A supply-side shortfall has kept upward pressure on alfalfa hay prices in south-central Oregon throughout the late fall-early winter months, reports Scott Pierson of Pierson Hay near Silver Lake.
Currently, top-quality dairy alfalfa hay in the area is selling for $225-275/ton at the stack, while medium-quality alfalfa (160-170 RFV) is fetching $215/ton. “Across the board, prices are roughly $80/ton higher than they were a year ago,” says Pierson, also president of the Oregon Hay and Forage Association. “There are a lot of people looking for alfalfa, but there’s just not a lot of it on the market right now. What hay there is in the barns has already been committed for the dairy, export and beef markets.”
Along with alfalfa and alfalfa-grass hay, Pierson grows triticale, oats and meadow hay on 375 acres. He packages hay in two-tie and three-tie small square bales weighing around 90 lbs and in large squares. Horse owners and feed stores in central and western Oregon are his primary market. He also custom bales and runs a hay trucking business.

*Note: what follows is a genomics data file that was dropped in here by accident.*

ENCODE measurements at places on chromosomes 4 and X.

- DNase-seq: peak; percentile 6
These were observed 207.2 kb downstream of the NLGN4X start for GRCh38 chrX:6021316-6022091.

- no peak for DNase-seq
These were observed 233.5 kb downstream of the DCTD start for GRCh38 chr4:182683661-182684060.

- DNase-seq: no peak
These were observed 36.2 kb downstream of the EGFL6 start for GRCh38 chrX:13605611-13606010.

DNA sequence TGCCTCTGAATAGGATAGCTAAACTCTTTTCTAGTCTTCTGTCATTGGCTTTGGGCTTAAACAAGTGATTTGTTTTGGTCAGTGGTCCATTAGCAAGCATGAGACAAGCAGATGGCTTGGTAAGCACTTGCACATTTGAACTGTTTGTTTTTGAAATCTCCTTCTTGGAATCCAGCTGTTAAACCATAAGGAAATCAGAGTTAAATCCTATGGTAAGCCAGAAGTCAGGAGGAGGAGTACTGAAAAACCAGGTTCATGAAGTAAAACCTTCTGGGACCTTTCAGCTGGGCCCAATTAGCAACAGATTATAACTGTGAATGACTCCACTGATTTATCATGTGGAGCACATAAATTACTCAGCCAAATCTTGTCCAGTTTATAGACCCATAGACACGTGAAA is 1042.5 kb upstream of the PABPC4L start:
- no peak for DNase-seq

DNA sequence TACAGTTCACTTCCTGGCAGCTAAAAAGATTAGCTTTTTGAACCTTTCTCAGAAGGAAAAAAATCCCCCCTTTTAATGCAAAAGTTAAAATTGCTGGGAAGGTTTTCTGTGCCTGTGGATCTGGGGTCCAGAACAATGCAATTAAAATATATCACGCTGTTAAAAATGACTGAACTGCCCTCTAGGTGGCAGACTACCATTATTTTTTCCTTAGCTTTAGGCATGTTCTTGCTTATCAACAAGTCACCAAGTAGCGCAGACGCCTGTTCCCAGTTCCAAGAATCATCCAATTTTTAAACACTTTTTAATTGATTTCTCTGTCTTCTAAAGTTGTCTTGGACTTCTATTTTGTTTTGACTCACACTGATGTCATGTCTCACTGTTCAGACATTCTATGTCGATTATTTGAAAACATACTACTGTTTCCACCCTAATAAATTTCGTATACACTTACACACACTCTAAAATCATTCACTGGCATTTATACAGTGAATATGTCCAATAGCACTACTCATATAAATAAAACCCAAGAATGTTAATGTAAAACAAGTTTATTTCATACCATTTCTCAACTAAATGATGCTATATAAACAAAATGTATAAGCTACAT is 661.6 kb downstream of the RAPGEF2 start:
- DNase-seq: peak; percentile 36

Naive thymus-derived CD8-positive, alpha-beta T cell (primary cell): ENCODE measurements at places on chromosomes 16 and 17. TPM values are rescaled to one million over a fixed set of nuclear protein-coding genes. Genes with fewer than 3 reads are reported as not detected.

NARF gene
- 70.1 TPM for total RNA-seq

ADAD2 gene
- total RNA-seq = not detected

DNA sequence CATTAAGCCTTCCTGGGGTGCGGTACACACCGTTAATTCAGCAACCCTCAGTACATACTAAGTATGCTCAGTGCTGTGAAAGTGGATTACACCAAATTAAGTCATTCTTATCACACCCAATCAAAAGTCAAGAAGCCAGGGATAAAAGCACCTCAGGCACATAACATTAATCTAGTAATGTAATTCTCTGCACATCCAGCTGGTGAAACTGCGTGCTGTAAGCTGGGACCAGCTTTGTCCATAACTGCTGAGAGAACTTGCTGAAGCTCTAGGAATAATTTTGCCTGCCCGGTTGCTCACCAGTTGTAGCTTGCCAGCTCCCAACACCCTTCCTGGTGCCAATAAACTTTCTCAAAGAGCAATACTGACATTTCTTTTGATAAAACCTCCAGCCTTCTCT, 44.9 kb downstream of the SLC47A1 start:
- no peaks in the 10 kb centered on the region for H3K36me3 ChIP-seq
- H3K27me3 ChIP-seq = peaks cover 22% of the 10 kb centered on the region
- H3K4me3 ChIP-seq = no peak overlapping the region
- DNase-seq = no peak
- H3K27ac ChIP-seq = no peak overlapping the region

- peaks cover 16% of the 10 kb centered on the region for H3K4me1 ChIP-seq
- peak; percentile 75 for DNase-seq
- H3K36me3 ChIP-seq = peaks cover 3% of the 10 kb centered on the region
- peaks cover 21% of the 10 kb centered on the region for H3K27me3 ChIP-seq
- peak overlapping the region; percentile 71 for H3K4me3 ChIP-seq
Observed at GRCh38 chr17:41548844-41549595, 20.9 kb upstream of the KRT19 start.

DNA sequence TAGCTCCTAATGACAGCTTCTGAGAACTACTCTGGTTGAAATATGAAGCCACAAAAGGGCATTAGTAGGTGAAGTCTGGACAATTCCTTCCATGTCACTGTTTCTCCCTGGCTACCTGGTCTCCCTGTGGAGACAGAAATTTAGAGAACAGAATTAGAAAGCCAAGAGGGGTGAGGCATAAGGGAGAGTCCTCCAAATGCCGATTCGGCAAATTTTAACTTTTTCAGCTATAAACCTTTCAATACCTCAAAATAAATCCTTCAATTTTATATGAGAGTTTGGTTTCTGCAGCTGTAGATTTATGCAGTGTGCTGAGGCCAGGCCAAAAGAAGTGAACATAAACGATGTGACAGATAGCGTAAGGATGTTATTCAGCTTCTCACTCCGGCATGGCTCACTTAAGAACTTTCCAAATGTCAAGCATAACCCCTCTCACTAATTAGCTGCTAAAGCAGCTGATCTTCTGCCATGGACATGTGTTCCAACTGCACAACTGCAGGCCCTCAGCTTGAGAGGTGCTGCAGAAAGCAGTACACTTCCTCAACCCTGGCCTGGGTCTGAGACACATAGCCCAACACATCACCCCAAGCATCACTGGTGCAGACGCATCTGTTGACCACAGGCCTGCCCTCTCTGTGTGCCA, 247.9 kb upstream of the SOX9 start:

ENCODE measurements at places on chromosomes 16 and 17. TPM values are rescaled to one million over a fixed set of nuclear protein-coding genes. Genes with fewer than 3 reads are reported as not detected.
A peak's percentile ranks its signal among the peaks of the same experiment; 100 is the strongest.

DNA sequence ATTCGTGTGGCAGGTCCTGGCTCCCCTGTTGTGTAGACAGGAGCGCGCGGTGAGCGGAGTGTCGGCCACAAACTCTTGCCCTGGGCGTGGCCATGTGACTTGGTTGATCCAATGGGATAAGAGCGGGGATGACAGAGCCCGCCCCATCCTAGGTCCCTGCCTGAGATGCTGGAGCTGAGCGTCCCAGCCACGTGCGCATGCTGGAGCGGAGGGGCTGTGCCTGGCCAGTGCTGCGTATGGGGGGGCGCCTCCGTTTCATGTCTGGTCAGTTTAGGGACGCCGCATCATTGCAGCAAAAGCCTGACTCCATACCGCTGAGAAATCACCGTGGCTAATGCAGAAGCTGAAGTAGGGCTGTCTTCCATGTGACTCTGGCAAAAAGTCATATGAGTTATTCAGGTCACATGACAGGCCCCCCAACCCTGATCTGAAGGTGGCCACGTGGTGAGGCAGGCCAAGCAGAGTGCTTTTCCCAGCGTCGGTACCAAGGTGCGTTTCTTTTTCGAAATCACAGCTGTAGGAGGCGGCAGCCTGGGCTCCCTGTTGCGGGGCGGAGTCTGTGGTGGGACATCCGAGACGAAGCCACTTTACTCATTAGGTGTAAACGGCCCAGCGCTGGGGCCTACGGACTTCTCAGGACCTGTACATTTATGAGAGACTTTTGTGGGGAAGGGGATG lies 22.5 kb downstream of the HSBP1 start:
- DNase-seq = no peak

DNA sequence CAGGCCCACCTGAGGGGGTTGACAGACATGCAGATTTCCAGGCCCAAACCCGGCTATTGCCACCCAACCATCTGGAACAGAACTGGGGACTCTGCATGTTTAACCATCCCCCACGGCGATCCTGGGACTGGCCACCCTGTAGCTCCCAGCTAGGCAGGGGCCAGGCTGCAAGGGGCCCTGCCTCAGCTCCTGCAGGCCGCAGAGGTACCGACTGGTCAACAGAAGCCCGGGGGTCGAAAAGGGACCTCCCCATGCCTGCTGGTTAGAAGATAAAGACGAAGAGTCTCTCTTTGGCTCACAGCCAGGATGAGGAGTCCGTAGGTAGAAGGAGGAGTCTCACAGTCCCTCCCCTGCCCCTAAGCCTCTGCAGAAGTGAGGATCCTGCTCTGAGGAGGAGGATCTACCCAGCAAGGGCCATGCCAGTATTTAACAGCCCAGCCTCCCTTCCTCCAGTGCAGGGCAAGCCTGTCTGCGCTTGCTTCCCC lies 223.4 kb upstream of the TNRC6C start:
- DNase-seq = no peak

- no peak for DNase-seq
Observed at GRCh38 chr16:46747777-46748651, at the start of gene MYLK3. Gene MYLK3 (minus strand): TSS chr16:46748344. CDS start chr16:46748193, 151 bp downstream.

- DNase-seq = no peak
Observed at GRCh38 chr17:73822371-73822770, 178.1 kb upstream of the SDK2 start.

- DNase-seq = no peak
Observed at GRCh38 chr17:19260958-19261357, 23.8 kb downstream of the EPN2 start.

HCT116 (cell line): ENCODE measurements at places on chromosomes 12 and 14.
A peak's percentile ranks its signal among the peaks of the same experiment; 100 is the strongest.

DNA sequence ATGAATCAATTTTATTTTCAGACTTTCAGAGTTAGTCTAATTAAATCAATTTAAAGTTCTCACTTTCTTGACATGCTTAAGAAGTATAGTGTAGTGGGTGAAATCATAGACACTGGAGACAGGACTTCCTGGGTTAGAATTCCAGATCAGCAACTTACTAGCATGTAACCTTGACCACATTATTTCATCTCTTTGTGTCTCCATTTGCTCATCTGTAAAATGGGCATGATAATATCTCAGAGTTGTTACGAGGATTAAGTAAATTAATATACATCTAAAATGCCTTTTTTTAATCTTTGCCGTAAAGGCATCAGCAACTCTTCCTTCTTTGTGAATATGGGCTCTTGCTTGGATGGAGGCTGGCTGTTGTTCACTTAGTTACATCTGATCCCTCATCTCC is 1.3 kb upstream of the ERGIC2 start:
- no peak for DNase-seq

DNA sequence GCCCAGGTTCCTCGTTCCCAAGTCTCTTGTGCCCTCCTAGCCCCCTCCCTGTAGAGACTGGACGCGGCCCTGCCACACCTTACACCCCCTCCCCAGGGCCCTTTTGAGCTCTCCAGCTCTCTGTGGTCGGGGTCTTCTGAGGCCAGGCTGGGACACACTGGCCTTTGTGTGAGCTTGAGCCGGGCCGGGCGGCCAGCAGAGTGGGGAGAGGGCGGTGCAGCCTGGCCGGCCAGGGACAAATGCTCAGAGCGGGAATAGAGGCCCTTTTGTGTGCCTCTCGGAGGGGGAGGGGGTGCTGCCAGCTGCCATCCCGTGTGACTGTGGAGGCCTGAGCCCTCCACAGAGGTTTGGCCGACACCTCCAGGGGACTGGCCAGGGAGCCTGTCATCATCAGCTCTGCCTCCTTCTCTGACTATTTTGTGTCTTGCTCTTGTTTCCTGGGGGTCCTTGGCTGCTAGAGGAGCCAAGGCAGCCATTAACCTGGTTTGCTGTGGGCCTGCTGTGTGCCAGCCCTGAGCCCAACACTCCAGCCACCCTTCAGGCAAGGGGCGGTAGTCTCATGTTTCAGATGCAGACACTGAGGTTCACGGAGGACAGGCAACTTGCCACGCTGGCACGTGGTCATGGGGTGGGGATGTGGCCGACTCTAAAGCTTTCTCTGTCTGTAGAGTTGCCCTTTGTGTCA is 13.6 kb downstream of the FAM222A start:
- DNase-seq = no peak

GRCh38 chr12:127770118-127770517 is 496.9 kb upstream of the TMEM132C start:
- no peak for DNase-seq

What happens to alfalfa prices in the months ahead, Pierson says, will depend mostly on developments in the dairy and hay-export sectors. Milk prices in the Northwest have fallen off a bit in recent months. “You have to wonder how long dairy farmers are going to be willing to pay high prices for hay.”
For exports, he says, a strengthening U.S. dollar is the key factor to watch. “A strong dollar makes hay more expensive for overseas customers, and there’s getting to be more competition from other countries looking to export their hay.”
Prices could dip by $20-25/ton as the new crop comes on; some producers look to sell their first crops quickly out of the field, Pierson says. Long-term, though, acres planted to alfalfa will likely be on the short side in 2012, as they were last year. That will set the stage for continued strong prices later in the growing season. Even so, higher input costs, particularly for fuel and fertilizer, will probably cut into 2012 profit margins compared to 2011 profits, he says.
To contact Pierson, call 541-576-2889 or email firstname.lastname@example.org.